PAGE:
Is there a name for this bias?

post by lunchbox · 2011-02-08T04:52:17.388Z · LW · GW · Legacy · 4 comments

There are certain harmful behaviors people are tricked into engaging in, because whereas the benefits of the behavior are concentrated, the harms are diffuse or insidious. Therefore, when you benefit, P(benefit is due to this behavior) ≈ 1, but when you're harmed, P(harm is due to this behavior) << 1, or in the insidious form, P(you consciously notice the harm) << 1.

An example is when I install handy little add-ons and programs that, in aggregate, cause my computer to slow down significantly. Every time I use one of these programs, I consciously appreciate how useful it is. But when it slows down my computer, I can't easily pinpoint it as the culprit, since there are so many other potential causes. I might not even consciously note the slowdown, since it's so gradual ("frog in hot water" effect).

Another example: if I eat fast food for dinner (because it's convenient & tasty), I might feel more tired the next day. But because there is so much independent fluctuation in my energy levels to begin with, it easy for the effect of my diet to get lost in noise. What I ate last night might only account for 5% of that fluctuation, so if I'm feeling lousy, it's probably not due to my diet. But feeling 5% worse every day is very significant in the long run.


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comment by Eugine_Nier · 2011-02-08T19:04:42.440Z · LW(p) · GW(p)

Well, in political economics, this phenomenon is called, concentrated benefits and diffuse costs.

comment by nazgulnarsil · 2011-02-09T06:09:15.262Z · LW(p) · GW(p)

I find the inverse more annoying: when people target something as a negative because the costs are concentrated and the benefits diffuse.

comment by TheOtherDave · 2011-02-08T14:17:36.245Z · LW(p) · GW(p)

Well, there's a broader effect based on an availability heuristic, where people accept explanations that come easily to mind even (as in this case) where the reasons for their availability are not actually related to their truth. So you could consider this a special case of availability bias.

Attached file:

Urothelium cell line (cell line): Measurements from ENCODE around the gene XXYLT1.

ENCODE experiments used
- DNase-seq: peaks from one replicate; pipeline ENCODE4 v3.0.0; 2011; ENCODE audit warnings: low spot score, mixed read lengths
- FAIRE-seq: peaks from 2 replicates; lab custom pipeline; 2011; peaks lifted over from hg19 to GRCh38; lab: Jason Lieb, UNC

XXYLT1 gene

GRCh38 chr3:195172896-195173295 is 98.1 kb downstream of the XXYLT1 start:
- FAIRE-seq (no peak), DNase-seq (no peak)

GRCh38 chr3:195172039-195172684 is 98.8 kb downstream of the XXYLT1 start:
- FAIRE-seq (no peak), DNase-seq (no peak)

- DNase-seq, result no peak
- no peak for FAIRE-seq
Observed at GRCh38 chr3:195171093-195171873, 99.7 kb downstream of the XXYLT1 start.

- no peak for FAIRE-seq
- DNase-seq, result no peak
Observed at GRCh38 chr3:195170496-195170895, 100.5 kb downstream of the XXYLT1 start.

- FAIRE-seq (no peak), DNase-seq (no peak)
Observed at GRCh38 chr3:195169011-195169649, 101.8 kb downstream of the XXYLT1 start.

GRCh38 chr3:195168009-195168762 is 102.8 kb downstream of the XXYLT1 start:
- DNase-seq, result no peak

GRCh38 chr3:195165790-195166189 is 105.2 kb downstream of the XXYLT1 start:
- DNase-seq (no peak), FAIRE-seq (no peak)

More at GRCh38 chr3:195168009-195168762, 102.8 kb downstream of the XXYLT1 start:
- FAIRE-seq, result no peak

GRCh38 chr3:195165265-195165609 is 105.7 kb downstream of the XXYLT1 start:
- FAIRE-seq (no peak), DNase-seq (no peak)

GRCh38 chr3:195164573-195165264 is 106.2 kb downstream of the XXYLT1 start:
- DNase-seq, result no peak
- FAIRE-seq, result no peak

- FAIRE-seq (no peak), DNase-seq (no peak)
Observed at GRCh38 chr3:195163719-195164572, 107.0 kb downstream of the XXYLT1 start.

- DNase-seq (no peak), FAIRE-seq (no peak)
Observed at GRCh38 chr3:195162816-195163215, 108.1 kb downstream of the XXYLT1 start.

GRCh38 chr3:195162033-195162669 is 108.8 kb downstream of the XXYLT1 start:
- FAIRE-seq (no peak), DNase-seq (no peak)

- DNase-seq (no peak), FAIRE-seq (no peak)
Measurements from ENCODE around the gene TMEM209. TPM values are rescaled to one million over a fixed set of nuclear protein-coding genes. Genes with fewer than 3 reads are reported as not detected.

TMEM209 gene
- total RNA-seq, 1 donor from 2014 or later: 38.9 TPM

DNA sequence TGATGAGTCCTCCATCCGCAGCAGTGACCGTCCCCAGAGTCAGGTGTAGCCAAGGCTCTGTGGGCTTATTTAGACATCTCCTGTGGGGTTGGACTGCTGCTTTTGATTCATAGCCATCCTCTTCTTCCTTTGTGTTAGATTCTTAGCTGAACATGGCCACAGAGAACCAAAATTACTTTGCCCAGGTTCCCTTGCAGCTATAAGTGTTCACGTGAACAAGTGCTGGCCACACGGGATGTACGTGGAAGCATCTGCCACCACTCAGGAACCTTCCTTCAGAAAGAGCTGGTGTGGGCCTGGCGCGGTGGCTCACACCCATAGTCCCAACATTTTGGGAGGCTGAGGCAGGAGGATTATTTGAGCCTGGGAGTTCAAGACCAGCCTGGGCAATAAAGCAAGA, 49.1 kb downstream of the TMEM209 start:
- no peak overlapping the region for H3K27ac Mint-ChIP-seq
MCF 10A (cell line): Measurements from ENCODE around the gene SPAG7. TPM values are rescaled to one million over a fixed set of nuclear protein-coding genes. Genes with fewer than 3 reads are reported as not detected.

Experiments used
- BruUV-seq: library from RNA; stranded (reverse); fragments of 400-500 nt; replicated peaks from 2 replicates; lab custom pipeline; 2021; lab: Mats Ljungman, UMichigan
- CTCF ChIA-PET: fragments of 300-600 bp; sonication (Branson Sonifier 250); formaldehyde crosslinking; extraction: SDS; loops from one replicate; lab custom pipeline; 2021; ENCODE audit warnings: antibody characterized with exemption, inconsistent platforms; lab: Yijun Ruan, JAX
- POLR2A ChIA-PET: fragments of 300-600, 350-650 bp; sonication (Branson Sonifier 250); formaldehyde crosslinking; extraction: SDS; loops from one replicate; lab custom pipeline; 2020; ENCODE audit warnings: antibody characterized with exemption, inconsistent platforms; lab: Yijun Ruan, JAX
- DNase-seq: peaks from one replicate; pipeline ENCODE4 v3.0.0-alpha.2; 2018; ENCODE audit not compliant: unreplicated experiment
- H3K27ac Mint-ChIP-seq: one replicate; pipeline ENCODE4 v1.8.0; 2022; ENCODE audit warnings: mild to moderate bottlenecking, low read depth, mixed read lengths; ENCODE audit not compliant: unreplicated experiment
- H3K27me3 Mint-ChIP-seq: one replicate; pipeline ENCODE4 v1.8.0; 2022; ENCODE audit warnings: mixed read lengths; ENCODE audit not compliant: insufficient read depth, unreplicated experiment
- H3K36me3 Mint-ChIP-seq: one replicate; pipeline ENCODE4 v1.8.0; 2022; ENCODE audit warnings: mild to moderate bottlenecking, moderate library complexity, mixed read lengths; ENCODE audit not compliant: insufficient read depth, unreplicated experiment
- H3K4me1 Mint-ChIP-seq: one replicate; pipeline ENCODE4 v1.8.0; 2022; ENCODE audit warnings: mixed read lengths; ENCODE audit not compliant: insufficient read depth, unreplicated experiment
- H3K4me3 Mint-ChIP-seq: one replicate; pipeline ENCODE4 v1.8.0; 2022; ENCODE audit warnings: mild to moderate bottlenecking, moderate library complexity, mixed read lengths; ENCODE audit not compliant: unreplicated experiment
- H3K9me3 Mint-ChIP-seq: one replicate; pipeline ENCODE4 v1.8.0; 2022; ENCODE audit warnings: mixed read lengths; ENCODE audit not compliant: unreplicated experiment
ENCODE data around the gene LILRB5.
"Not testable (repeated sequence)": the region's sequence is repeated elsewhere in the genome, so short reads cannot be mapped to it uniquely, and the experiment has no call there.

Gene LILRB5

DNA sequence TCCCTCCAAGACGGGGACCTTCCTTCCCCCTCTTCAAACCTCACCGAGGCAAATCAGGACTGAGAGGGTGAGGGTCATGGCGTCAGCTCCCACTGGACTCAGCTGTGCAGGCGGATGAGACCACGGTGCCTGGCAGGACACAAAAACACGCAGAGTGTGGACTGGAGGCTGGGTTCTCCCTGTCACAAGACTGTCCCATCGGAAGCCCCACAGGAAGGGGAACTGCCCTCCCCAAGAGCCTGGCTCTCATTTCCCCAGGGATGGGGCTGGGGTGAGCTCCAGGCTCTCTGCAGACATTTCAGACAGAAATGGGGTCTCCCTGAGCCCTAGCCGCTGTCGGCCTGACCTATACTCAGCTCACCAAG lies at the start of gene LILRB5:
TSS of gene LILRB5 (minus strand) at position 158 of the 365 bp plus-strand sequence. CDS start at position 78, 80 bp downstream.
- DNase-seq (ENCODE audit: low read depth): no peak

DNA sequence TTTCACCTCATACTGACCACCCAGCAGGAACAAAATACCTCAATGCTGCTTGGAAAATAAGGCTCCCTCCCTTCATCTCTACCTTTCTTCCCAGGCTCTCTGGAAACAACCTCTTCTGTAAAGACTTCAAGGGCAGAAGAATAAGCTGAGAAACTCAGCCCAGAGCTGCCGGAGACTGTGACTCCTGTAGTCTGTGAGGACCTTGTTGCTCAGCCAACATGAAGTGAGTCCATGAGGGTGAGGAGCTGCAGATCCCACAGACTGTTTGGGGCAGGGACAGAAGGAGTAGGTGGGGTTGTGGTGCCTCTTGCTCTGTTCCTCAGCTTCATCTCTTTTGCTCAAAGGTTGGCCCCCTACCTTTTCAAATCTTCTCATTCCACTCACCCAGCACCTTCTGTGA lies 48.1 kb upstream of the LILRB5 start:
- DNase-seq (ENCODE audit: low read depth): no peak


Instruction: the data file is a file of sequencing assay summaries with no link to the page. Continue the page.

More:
Though that is admittedly a very broad category, possibly uselessly so.

The problem with the availability heuristic is that once I get used to using it as an explanation, it comes more easily to mind, so I am more likely to accept explanations involving it.

comment by Unnamed · 2011-02-08T08:23:21.407Z · LW(p) · GW(p)

I don't know of a standard name - maybe you could call it the problem of asymmetric feedback?

This gets discussed in various contexts - for instance, Marcel Zeelenberg has written about the role of feedback in regret aversion. Suppose you have a choice between a sure thing (win $10) and a risky gamble (50% chance you win $20, 50% chance you get nothing). If you choose the risky gamble and you lose then you'll know for certain that the other option would've been better, which makes you feel regret. But if you choose the sure thing, that typically means that you'll never know how the other option would have turned out (maybe you would've won $20 but maybe you would've gotten nothing), so you won't feel much regret. The risky option produces more expected regret than the safe option, and so regret aversion leads people to prefer the safe option. Zeelenberg and colleagues (1996) showed this by varying what feedback people got: if we arrange it so that you'll get feedback about the risky gamble regardless of what choice you make, then choosing the sure thing won't help you avoid regret (since it also carries a 50% chance of finding out that the other option would've been better), and indeed a lower percentage of people chose the sure thing when they were guaranteed to get feedback regardless of their choice.